Formulation of a drug policy reduced the number of medicines, many of which were banned in developed countries long before. It was hailed by WHO, and many countries in Asia, Africa and Latin America took it as a model.
460 health complexes were set up in the upazilas. Population growth at that time was 3.8, which I brought down to 2.3 -- in recognition of which I received the UN Population Award in 1987.
A land reform policy was implemented in 1982, by which 800,000 acres of fallow land were brought under government ownership and distributed among the landless poor around the country.
To check artificial price-hike of rice and wheat by dishonest traders rural rationing was introduced in 4,447 unions and 14,810 families reaped the benefit. To rehabilitee the landless floating population under a program "Operation Address," 12,000 families were given land and homes in 460 upazilas. A historic measure was taken in 1986, waiving up to Tk.10,000 agricultural credit interest, by which millions of rural farmers were benefited.
Women in Bangladesh are the worst oppressed. Family courts were set up in each upazila. Strict law was enacted to stop dowry. Death sentence was made the punishment for acid throwing on women.
Export of garment saw the golden era. Bangladesh achieved the 5th place in the world. Thousands of garment industries were set up, providing employment to half a million women and men (ratio 80%-20%), and export of garment increased from year to year.
The Board of Investment (BOI) was set up. During 1982-1986, permission was given to 9,000 new industrial units. An NGO Affairs Bureau was created to strictly control and monitor the NGOs.
The unprecedented flood of the century in 1988 was handled in a manner which created a history. Relief operations saw a new dimension and attracted world conscience.
An embankment on the western side of Dhaka city was built in record time to save the city from flooding. This embankment is new being used as a circular road, which undoubtedly reduced the traffic jam. An eastern embankment was planned to protect Baridhara, Gulshan, Banani etc., but till now it has not seen the light of day.
Nationwide direct dialing system was introduced and ISD telephone facility extended to 120 foreign countries. Savar National Memorial was named in 1972 but not completed in the next one decade. To honour the millions of freedom fighters who sacrificed their lives for liberation of the country, the memorial was completed.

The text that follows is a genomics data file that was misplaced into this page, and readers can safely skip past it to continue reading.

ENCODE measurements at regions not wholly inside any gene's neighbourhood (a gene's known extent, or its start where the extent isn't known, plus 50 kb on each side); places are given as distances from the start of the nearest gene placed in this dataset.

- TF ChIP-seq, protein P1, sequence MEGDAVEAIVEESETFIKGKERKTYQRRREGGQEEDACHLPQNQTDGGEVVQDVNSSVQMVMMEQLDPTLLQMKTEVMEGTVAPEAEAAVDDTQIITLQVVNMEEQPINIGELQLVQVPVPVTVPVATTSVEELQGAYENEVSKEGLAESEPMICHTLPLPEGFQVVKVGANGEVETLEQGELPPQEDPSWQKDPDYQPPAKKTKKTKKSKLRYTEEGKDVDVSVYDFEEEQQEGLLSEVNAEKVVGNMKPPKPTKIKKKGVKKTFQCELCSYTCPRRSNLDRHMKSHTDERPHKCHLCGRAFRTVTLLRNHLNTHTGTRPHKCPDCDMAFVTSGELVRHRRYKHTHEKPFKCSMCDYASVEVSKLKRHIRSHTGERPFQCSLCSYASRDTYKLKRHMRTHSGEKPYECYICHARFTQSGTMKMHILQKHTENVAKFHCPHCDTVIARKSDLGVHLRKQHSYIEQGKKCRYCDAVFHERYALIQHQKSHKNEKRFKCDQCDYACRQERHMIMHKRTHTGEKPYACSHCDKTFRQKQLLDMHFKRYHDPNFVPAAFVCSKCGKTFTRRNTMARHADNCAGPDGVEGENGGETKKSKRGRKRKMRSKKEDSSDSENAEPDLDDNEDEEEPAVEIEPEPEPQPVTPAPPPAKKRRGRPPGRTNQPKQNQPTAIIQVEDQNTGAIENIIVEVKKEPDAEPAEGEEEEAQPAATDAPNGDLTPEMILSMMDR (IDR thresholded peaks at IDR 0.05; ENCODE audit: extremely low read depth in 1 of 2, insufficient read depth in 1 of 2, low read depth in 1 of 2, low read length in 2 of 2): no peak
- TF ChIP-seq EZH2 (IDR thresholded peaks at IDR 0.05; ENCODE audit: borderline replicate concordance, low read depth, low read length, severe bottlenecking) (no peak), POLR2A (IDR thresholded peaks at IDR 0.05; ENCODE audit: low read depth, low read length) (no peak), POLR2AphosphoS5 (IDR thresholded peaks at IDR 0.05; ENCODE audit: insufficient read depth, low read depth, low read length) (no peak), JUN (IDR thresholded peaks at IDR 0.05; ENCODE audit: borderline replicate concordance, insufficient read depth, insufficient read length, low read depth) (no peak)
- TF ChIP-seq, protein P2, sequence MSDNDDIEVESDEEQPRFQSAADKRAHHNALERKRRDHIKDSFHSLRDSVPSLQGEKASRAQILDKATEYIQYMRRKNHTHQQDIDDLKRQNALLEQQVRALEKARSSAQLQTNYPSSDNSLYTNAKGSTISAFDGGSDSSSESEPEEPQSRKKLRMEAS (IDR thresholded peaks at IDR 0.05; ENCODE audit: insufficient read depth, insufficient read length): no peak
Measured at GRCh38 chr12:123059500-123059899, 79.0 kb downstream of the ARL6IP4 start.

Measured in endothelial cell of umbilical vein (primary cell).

The half-done Bengali Language Martyrs' Monument in memory of those who laid down their lives for their mother tongue was completed during my time. The Martyrs' Memorial for the intellectuals of the country at Mirpur was completed. I first planned the Independence Memorial at Mujibnagar, where the first government was declared.
I took the first initiative for sending armed forces and police personnel to UN peacekeeping missions. So far 112,070 people have been sent to 45 missions in 30 countries. Their performance has brought laurels to the country and they have earned immense economic benefit for themselves and for the country.
The learned writer will do justice if he puts all my works on one side and the rest on another and see which side the scale tilts. He will get the answer. Well, if he has the pleasure to call me a dictator -- have not our countrymen seen more than one autocrat in the last sixteen and half years.
He is well aware of the term "Benevolent Dictator." I leave it to him to judge who is better, an autocrat in the garb of democracy or a benevolent dictator who does hundreds of good work for the country.
As a politician I have surely proved that I had both my mission and vision. Unless I had that far-sightedness I would not have done so many good things the country is enjoying now after about two decades. What is better, crying hoarse for democracy or doing good work for the welfare of the country?
This country was a much better place to live in during my time. Everybody was happy -- a businessman, an industrialist, a labourer, a farmer, a service-holder and so on so forth. Open the newspapers in the morning everyday and see what hell we are living in -- murder, mugging, rape, tendering by party people and what not.
Name one country in the globe that has earned the title of "most corrupt country in the world" consecutively for 5 years. What a shame!
For all my pragmatic actions and hard work, I claim that I worked for the development of the country in all possible ways. I am 80 years old but not unfit physically or otherwise. But still I feel that the time has come for an able and efficient successor is to be found, whom the council can elect to take hold of the reins of Jatiyo Party as its chairman. So long I am alive I can contribute with my experience and guidelines for the benefit of the party.
Hence, I am not in a labyrinth. Let the countrymen judge whether the whole country is in a labyrinth now, or for eternity! May Allah save us and the future generation so that they can have a better world to live in.
H.M. Ershad is a Member of Parliament and a former President of Bangladesh.